Watch out for transaction fees and double hits

We found that some PMS companies are charging up to 3x more by use of small transaction fees placed on high-volume tasks. I call them double hits. You pay the OTA or channel partner their fees, plus you will pay the PMS company again –each time, for every transaction. I think, it’s pretty sneaky. Not all PMS companies do this. These fees really add up and can take a huge chunk out of your sales. Instead look for PMS companies that charge for set-up with a small monthly support fee for each connection. That will keep your costs under control no matter how many bookings you have each month. Or give us a call today and we’ll help you through it!

Focus on the details

I also recommend evaluating PMS systems based on the following factors: how long have they been in business? (a good system takes years to develop) where is support located? language spoken? fluency? their support hours –including weekends? their response commitment? ability to export data out to a ‘flat’ file (is it usable, or broken into several lines and columns for each reservation?), report features (does it export to a .csv file?), can you follow each transaction right into the bank? how many ‘clicks’ does it take to report on commonly-used info? Will both, the guests and staff, be able to access all parts of the site from mobile phones and tablets? What will it look like and how will it function?

Before you switch providers, ask your current provider of their plans for TripAdvisor Connect. There is a lot happening and things are changing daily. Don’t jump ship just because your provider isn’t on the list. Ask them their opinion of this new tool, they are one of your technology partners.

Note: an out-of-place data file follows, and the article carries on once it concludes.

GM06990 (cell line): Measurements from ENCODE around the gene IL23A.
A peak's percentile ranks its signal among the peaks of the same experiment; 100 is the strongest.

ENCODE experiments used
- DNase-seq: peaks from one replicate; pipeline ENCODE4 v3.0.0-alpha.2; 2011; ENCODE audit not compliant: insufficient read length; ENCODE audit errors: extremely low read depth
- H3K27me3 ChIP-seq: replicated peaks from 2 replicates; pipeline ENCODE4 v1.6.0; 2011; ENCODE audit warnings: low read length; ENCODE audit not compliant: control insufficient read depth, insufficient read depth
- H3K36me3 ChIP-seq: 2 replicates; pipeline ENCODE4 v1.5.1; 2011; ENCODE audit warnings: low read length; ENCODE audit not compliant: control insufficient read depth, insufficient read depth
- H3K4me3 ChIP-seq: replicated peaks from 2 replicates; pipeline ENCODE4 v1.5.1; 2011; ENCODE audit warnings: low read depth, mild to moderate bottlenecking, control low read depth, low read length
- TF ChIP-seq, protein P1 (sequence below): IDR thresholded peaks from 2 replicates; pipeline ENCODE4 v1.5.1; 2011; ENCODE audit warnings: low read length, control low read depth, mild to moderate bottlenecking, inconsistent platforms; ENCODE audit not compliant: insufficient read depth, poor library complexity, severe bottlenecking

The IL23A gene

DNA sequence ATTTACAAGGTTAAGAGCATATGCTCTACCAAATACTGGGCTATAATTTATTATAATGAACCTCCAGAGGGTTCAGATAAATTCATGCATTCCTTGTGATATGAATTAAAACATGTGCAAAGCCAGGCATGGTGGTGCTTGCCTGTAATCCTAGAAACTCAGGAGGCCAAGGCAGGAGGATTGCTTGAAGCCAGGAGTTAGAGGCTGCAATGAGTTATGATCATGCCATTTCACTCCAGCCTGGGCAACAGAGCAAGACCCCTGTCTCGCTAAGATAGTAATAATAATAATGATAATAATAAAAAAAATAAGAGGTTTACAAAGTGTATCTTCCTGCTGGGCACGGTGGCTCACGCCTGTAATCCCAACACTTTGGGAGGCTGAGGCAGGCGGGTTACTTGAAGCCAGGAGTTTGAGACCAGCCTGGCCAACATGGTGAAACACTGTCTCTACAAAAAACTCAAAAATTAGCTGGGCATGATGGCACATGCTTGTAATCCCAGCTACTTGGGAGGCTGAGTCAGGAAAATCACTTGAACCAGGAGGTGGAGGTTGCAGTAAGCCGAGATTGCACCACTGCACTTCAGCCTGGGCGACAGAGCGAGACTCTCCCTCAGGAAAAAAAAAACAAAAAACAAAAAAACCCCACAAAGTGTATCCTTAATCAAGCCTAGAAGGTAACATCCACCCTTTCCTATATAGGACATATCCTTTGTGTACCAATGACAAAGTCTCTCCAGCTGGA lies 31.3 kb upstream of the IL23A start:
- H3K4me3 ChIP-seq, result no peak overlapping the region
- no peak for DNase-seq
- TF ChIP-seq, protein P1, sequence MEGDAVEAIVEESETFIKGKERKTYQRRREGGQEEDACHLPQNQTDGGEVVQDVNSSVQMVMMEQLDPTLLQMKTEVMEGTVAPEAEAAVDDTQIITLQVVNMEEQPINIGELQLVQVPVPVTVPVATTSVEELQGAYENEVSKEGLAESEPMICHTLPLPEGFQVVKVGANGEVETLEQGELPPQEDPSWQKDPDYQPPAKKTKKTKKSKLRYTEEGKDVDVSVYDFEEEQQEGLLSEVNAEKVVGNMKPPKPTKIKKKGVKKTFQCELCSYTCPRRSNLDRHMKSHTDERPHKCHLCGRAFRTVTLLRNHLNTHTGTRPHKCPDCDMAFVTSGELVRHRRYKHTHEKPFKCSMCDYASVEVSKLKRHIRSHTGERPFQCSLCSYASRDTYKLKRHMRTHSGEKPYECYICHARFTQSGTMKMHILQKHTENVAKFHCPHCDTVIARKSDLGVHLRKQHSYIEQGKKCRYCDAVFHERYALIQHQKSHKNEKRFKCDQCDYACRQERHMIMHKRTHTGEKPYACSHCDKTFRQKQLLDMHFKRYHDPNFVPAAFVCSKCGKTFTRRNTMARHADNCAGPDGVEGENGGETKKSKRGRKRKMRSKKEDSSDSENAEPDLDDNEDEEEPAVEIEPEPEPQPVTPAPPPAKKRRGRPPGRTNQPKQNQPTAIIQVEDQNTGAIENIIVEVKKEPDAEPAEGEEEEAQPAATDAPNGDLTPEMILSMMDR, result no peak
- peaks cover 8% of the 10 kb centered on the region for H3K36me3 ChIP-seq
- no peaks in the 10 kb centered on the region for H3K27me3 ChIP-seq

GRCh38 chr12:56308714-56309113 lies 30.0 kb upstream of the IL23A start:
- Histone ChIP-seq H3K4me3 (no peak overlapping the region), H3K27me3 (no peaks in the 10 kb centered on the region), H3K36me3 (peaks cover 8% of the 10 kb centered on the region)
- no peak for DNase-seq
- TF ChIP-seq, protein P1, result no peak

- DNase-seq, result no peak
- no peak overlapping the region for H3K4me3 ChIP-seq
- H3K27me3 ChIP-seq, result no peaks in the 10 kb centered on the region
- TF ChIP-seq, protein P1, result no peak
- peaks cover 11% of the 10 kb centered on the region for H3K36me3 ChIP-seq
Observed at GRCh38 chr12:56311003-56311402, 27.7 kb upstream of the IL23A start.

Finding this all too daunting of a task? Give us a call today!  Our experience and passion is in working with small independent hotels and lodging properties in North America. We operate from the hotel’s perspective, one that is customized to your unique situations. We don’t try to ‘sell’ you everything that is available online, but try to keep it lean and affordable. We don’t talk about what should be done, we help get it done.

Next week, we will look into other promotional options beyond TripAdvisor Connect. It’s always good to have other choices. This is part three of a four-part series, if you missed our other articles then you might want to check out Rolling Out TripAdvisor Connect and A Likely TripAdvisor Connect Scenario.

A Likely TripAdvisor Connect Scenario

Let’s cut through all the noise of the upcoming TripAdvisor Connect announcement with a real life example of a likely TripAdvisor Connect scenario. In last week’s post, Rolling Out TripAdvisor Connect, we dissected the FAQ posted by Trip Advisor and speculated a bit on what’s to come based on what industry insiders are discussing. What will it all mean for you?  Today, let’s dig into the details.ROI of TripAdvisor Connect

I was recently negotiating with one of TripAdvisor’s sale team while working on a client’s behalf. They kindly provided the past year’s data for the hotel. The scenario below is set-up using an approximation of that data for a feasibility study on implementing a TripAdvisor Connect campaign. So even though this article is speculative, it is based on actual data provided by TripAdvisor for a small independent hotel.